... occurs to him to give a reason for or to justify his pursuits. Another subsequently utilizes his results, and applies them to the benefit of the race. Meanwhile, however, it may happen that the yet unapplied and unfruitful results evoke a sneer, and the question: "Cui bono?" the only answer to which question seems to be: "No one is wise enough to tell beforehand what gigantic developments may not spring from ...
— Scientific American Supplement, No. 443, June 28, 1884 • Various

... rule, called up, for it was naturally held that they would feel greater interest in the world they had just left, and in the friends and relations still alive, to whom they were really attached. Not that it was impossible to evoke the ghosts of those long dead, if it was desired. Even Orpheus and Cecrops were not beyond reach of call, and Apollonius of Tyana claimed to have raised ...
— Greek and Roman Ghost Stories • Lacy Collison-Morley

... no idea of abandoning the inquiry. If he could only now trust to chance, he would work on for that chance. He tried to evoke it by all means possible and impossible. He had given himself over to fury and anger, and, what was worse, ...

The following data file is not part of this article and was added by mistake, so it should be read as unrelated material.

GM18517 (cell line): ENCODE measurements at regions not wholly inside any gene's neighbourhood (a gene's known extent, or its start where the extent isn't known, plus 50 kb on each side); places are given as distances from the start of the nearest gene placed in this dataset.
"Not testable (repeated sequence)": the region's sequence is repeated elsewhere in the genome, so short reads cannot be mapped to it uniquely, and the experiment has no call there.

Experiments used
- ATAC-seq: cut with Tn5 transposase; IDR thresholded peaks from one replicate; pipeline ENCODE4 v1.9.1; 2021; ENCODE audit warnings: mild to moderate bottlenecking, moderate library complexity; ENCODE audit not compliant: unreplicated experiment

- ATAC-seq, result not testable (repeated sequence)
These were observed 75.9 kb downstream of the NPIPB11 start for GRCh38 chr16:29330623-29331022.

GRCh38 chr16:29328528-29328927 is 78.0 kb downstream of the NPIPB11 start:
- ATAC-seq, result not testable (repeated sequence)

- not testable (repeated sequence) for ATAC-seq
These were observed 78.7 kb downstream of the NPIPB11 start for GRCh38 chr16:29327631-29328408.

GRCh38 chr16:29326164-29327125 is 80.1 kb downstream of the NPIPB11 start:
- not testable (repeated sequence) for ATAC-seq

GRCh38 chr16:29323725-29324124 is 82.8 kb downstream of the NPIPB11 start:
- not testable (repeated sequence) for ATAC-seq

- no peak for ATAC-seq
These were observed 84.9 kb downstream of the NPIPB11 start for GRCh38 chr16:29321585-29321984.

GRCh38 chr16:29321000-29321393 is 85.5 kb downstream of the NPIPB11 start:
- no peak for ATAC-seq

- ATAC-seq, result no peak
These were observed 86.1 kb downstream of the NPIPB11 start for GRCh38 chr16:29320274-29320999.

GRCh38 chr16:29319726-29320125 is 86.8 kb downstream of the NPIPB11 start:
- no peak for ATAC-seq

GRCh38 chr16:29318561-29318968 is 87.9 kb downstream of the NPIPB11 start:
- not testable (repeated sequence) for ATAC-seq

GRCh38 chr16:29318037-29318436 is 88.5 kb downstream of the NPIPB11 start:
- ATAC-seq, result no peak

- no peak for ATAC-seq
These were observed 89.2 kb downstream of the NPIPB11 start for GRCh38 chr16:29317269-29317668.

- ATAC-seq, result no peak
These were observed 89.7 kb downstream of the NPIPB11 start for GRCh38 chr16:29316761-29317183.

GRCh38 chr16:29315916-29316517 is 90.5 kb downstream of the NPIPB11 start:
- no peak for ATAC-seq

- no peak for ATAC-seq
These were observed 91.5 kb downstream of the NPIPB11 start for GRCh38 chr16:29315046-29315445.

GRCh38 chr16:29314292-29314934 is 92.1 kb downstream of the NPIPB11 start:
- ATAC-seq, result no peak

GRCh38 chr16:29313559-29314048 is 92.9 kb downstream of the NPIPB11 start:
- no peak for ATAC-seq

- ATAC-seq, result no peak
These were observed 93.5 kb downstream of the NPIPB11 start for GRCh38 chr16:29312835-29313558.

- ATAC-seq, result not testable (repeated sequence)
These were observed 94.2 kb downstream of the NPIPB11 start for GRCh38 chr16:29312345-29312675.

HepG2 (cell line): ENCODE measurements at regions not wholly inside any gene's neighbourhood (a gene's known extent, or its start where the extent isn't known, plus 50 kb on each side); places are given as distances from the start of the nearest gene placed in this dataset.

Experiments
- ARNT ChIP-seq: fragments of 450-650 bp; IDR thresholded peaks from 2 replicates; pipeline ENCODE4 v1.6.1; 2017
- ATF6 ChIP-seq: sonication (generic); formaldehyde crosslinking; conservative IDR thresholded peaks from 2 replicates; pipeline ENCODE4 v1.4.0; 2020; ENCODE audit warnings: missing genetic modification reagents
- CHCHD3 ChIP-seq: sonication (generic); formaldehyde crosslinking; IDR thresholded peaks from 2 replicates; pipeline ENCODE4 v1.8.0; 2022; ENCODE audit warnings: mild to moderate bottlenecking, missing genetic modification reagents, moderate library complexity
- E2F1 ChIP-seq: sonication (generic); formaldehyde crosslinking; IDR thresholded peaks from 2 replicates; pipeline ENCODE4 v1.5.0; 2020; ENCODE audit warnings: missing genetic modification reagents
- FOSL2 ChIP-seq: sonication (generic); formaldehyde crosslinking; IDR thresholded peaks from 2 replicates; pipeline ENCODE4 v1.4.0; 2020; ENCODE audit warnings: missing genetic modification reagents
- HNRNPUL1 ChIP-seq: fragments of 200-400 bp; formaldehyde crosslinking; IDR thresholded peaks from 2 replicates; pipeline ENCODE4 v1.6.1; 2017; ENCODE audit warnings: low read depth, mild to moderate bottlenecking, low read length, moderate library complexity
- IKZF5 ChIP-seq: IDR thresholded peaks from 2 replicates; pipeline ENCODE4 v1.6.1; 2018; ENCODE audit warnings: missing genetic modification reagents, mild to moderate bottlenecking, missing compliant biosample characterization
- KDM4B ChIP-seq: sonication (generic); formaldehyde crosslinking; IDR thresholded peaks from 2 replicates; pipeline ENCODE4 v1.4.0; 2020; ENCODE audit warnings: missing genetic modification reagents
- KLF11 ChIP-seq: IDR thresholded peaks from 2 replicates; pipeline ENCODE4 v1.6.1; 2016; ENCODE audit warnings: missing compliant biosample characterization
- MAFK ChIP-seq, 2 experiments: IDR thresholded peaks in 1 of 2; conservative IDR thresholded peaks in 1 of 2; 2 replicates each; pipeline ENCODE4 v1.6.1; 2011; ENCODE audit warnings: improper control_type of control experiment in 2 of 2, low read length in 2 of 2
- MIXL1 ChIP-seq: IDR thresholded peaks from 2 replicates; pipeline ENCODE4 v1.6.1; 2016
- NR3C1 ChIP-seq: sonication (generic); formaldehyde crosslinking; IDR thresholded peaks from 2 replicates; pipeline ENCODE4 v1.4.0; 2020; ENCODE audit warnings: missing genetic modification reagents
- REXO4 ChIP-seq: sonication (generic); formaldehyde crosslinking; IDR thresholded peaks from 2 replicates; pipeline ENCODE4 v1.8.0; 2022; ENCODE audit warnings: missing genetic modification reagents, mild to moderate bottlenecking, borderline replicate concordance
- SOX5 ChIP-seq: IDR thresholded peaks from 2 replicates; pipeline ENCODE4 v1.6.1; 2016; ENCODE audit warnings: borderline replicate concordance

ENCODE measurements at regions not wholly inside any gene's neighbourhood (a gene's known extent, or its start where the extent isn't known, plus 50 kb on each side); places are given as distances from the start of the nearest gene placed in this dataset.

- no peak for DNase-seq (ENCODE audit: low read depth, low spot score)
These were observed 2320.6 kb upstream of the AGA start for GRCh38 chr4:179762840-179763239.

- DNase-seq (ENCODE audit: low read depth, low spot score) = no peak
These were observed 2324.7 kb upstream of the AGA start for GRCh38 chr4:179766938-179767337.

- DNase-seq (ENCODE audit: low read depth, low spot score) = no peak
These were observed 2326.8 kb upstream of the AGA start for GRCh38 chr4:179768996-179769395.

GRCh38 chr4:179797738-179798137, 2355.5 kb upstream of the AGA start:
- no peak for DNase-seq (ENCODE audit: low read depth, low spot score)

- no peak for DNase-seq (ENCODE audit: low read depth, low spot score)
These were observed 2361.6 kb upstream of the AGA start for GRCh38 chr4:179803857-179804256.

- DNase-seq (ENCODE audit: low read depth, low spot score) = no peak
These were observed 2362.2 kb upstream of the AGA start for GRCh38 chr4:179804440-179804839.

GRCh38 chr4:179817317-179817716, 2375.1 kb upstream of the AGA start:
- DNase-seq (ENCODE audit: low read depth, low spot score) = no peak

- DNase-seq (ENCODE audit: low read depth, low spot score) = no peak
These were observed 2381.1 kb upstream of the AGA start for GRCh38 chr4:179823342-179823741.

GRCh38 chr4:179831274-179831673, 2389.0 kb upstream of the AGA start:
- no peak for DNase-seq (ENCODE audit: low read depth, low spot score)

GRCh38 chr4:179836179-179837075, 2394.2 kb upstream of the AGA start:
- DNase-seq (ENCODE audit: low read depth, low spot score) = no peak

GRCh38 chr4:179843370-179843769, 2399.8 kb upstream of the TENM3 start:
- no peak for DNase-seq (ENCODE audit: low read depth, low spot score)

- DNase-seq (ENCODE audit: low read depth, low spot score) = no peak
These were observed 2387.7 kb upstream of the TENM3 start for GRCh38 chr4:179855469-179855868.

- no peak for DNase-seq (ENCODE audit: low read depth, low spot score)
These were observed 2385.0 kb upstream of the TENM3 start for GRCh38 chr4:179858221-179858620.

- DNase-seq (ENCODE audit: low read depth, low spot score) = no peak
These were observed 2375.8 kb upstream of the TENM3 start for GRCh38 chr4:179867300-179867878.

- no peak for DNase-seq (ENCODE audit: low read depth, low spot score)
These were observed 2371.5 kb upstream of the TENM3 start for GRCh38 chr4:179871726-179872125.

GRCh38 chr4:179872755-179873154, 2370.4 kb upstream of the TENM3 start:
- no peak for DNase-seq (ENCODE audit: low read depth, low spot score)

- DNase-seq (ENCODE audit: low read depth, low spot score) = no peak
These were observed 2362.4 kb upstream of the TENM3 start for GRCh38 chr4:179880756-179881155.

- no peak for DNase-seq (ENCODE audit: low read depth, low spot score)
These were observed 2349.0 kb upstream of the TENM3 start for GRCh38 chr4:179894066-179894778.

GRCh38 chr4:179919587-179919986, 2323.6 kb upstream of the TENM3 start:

— Eight Hundred Leagues on the Amazon • Jules Verne

... people, that is by the public. We can say to the public: "You know nothing of literary and dramatic art." It will retort: "True, I know nothing, but certain things move me and I confer the degree on those who evoke my emotions." In this it is not altogether wrong. In the same way the degree of doctor of political science is conferred by the people on those who stir its emotions and who express most forcibly its own passions. These doctors of political ...
— The Cult of Incompetence • Emile Faguet

... the anxious heart they flow, those slow cadences, so vibrant yet so magnificently passionless, until the nerves of pain cease to throb, and fear shrinks as a taint impossible to the patient of such a physician. It is not his to intimidate or denounce, to evoke visions of lurid hell, to linger over dire vaticinations, or apportion to each his grade of torment, but with cool fingers to smooth the hair back from the forehead, and in grave, tender accents to say: Sleep now, ...
— Apologia Diffidentis • W. Compton Leith